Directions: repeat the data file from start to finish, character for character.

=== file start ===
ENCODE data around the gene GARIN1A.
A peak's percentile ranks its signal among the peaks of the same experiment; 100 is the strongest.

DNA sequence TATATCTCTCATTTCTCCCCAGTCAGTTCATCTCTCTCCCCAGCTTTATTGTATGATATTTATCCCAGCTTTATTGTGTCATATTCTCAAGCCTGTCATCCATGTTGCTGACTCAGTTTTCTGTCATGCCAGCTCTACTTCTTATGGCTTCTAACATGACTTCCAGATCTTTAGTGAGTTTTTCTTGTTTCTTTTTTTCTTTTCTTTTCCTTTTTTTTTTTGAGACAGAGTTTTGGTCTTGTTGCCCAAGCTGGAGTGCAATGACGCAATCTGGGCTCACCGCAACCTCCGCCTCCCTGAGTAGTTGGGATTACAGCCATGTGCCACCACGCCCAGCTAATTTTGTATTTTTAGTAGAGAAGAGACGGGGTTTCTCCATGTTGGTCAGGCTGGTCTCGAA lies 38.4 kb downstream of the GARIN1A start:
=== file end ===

ENCODE data around the gene GARIN1A.
A peak's percentile ranks its signal among the peaks of the same experiment; 100 is the strongest.

DNA sequence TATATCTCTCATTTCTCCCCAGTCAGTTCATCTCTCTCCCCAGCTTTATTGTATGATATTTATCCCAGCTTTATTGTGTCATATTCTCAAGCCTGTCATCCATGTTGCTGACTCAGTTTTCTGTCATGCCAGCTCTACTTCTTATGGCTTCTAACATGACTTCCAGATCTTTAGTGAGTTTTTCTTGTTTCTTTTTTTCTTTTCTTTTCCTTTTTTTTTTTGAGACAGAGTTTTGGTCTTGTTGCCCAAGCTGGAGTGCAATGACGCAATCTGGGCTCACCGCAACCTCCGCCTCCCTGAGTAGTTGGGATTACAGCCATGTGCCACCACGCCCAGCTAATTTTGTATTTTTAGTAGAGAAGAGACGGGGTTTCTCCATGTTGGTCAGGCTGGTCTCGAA lies 38.4 kb downstream of the GARIN1A start: